Why we need to crack down on student visas

Poppy Coburn

October 13, 2022

There’s been quite an uproar in the past weeks since Kwasi Kwarteng and Prime Minister Liz Truss signalled their willingness to pursue growth at any cost, even if this means liberalising immigration restrictions. While it was certainly an error on the government’s part to admit their intentions out loud – after all, the preceding administrations have successfully balanced anti-immigration communications with de-facto open-borders policy – it has finally reignited the dormant national debate over whether the British people must accept rapid demographic displacement.

But how did we get to a situation where, after twelve years of Conservative government, over 1.3 million foreign nationals have been allowed to live and work in the UK? According to 2021 statistics from the Higher Education Statistics Agency, there are currently 605,130 international students studying for degrees in Britain. More student visas were supplied in 2021 than any year previous, in spite of the predicted drop in applications due to the Covid-19 pandemic, with an overall total of 386,858 sponsored study visas. While it may be pointed out that the increase was in part caused by the need for EU students to now apply for a formal visa to continue their learning in the UK, we can see by excluding them from the data that non-EU nationals increased by 33% compared to 2019.

As the supply of higher educational facilities exploded after the Further and Higher Educational Act of 1992, which gifted former polytechnics with university status, college trustees have fought to control the profitable market of students. The introduction and raising of student fees in the 2000s was a reflection of the government’s failure to properly contain the supply of students, forcing gifted young students to subsidise the existence of less-than-prestigious courses.

Increasing numbers of British universities are now facing financial insolvency. Young British graduates are well aware that the expansion of university education has not provided the benefits they were promised by their parents and teachers. Recent graduates now pay the same marginal tax rate as the UK’s highest earners, all while facing a depleted jobs market and devastating housing crisis.

Many foreign students are granted visas under legitimate circumstances: Britain is still considered to have some of the best higher education providers in the world. Four of the top ten universities in the QS world rankings are British. However, the booming demand for post-graduate education from foreign nationals indicates that there is a more sinister market force at work. Let’s take a look at the University of Bedfordshire, for example. According to the universities’ own published data, around a quarter of all students are from international backgrounds. Nearly 70% of students are classified as mature. The cost of a one-year masters degree courses is a relatively cheap £9,900 for foreign students, with meagre educational entry requirements.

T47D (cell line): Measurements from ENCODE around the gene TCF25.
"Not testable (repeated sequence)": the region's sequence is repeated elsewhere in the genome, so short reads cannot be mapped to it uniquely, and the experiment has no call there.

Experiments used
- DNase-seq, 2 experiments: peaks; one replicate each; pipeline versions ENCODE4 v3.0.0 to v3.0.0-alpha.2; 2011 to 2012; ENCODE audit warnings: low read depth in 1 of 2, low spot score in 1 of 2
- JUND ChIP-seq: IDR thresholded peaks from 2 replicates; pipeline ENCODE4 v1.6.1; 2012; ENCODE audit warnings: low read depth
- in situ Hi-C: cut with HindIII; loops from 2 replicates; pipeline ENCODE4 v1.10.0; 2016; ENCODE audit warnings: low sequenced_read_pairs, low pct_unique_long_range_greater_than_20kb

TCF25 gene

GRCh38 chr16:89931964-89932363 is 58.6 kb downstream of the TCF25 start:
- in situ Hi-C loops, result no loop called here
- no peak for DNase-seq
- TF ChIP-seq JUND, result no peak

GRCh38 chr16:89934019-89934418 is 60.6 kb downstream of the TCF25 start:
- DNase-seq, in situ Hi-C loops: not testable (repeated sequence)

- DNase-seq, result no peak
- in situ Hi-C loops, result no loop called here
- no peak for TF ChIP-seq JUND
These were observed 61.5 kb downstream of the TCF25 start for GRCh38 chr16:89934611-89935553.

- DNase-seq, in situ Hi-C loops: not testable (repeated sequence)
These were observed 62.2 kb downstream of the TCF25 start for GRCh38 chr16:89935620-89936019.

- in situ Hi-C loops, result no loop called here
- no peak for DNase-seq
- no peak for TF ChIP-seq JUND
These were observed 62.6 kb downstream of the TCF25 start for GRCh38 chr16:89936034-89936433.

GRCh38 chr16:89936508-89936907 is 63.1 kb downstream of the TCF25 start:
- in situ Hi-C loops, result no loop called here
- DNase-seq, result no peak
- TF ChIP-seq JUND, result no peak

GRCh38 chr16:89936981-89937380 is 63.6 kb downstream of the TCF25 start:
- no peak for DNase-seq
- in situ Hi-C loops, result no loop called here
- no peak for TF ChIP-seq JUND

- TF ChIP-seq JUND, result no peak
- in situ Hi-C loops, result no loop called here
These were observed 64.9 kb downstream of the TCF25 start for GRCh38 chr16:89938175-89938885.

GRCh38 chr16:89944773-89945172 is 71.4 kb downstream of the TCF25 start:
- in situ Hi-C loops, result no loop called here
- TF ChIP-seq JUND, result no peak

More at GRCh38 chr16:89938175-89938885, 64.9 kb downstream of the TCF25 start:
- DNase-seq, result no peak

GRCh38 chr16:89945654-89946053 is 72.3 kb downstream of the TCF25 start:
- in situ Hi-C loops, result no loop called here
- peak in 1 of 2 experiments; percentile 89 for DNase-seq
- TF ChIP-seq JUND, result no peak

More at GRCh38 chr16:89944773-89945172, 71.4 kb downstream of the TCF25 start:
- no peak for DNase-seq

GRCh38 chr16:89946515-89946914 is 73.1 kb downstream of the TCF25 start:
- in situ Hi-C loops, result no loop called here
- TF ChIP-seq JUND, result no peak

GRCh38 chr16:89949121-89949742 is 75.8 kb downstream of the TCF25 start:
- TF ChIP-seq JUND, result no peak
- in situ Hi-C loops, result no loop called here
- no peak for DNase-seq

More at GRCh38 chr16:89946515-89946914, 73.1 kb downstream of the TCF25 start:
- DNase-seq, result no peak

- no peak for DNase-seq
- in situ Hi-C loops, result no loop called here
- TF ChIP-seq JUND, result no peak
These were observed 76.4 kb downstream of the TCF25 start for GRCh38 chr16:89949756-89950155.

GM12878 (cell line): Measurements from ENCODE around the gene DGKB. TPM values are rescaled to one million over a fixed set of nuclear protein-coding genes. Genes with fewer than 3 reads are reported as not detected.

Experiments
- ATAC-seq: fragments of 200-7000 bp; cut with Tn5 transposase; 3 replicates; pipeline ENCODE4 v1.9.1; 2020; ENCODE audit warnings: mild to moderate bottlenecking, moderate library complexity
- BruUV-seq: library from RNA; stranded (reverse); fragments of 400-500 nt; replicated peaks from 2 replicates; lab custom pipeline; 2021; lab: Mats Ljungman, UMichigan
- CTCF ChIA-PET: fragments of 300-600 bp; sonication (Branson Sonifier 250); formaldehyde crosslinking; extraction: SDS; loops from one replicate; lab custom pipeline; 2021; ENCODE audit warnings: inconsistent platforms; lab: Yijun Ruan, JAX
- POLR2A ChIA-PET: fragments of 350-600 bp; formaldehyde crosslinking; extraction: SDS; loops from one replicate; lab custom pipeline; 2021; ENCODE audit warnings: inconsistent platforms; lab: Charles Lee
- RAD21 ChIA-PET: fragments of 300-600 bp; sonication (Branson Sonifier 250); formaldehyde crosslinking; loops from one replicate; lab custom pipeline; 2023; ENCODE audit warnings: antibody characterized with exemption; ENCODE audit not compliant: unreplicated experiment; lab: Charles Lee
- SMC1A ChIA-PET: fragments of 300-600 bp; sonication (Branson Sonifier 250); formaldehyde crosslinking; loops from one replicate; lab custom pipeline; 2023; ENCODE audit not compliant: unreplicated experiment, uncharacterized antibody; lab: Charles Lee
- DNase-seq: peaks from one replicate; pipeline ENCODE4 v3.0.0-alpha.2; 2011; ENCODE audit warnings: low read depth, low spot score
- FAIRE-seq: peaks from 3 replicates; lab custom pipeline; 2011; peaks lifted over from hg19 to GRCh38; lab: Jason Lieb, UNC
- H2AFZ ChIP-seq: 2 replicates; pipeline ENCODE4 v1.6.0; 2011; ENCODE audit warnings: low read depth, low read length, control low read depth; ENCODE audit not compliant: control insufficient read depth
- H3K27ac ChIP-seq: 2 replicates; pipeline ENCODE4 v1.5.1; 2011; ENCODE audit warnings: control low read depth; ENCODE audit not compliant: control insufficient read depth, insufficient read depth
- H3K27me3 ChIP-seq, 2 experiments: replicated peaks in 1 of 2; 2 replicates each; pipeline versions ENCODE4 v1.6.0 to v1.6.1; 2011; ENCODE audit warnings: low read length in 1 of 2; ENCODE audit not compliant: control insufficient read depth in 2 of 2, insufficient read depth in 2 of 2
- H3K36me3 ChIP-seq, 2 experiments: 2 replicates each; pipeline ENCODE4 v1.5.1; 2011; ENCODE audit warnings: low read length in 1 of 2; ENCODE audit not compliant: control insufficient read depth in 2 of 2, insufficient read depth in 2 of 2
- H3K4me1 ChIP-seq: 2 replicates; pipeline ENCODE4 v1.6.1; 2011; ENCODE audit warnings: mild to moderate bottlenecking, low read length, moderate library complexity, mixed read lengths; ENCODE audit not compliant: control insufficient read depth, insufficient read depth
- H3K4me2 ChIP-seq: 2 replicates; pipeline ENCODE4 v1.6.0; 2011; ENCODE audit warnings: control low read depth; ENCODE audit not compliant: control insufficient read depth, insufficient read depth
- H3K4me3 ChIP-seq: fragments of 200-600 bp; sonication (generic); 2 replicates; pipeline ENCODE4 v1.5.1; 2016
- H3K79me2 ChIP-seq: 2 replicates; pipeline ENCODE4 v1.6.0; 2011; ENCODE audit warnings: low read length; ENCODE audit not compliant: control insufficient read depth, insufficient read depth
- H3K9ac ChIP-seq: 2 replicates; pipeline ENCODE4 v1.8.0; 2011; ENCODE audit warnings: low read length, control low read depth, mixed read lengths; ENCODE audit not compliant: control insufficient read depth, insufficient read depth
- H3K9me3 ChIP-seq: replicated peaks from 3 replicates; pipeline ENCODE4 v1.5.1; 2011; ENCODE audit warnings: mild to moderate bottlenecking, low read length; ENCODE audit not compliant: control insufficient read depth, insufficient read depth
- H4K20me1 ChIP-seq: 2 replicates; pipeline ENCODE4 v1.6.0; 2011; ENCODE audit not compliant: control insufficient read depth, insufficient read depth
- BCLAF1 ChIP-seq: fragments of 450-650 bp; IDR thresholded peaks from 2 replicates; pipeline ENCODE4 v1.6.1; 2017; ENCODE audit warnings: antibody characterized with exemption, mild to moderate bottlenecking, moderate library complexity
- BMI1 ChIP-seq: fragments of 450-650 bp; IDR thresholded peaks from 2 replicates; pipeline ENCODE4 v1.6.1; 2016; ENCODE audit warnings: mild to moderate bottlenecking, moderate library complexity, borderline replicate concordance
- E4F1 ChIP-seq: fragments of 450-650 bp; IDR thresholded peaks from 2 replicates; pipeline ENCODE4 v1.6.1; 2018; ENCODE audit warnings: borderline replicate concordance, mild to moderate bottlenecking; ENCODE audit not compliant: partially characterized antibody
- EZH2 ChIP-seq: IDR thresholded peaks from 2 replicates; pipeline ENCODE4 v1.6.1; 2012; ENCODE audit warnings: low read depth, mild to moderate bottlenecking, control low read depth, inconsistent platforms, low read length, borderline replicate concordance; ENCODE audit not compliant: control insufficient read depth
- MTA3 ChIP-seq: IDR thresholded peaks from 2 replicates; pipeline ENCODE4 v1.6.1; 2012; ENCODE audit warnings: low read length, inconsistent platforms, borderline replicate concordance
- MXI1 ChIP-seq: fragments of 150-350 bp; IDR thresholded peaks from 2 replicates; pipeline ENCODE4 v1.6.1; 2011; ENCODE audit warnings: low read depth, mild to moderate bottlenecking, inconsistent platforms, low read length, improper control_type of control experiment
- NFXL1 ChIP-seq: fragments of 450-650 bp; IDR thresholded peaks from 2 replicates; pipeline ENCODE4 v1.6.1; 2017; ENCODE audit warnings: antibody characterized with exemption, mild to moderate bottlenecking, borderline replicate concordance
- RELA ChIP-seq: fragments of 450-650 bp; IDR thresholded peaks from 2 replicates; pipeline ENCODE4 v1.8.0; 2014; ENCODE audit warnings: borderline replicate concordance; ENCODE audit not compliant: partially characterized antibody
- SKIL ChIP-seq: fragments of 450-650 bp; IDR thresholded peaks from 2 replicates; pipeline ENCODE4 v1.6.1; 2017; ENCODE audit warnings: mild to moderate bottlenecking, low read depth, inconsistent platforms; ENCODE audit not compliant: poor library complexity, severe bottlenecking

Why is this unusual? Well, the University of Bedfordshire is the 130th ranked university in the UK, out of a total of 164. The value of a masters degree at such an institution is dubious at best. And it’s not just Bedfordshire that follows the pattern of low prestige, high international intake: all of the bottom 50 UK universities have a well-above-average number of mature international students. When cost is taken into account, the picture becomes even clearer. Middlesex University proudly states that it is ‘among the world’s most international universities’ with over ‘145 nationalities represented on campus’. It is also among the cheapest place to get a masters degree, costing as little as £8,000.

Perhaps those who go to these low-ranked universities from abroad are looking for more than just a piece of paper that isn’t worth a lot, but instead fulfil a much more valuable purpose: as a back-door immigration path. For one, being granted a student visa allows foreign nationals to bring dependants along. A breakdown of the data by nationality reveals some truly ridiculous cases – for example, there were 272 visa applicants from Libya last year bringing along 455 dependants.

A student visa can be converted into a graduate visa, allowing foreign nationals to stay in the UK for at least two years upon successfully completing a course – with the restriction for employment sponsorship being lifted under Johnson’s government. Indeed, 60% of these graduates then land jobs, putting them on the more secure work visa.

If Braverman is serious about her pledge to cut down on the number of immigrants entering the UK, it is absolutely vital that she lobbies for tighter restrictions on student visas. 17% of university income comes from non-EU students. The government has made a conscious choice to allow Vice-Chancellors to enrich themselves at the expense of the young, utilising our lax immigration system to artificially sustain third-rate universities. We cannot allow our nation’s great educational legacy to be sullied by the process of turning our higher educational system into a quick green-card dispensary.


Written by Poppy Coburn

Poppy is a writer and and a journalist

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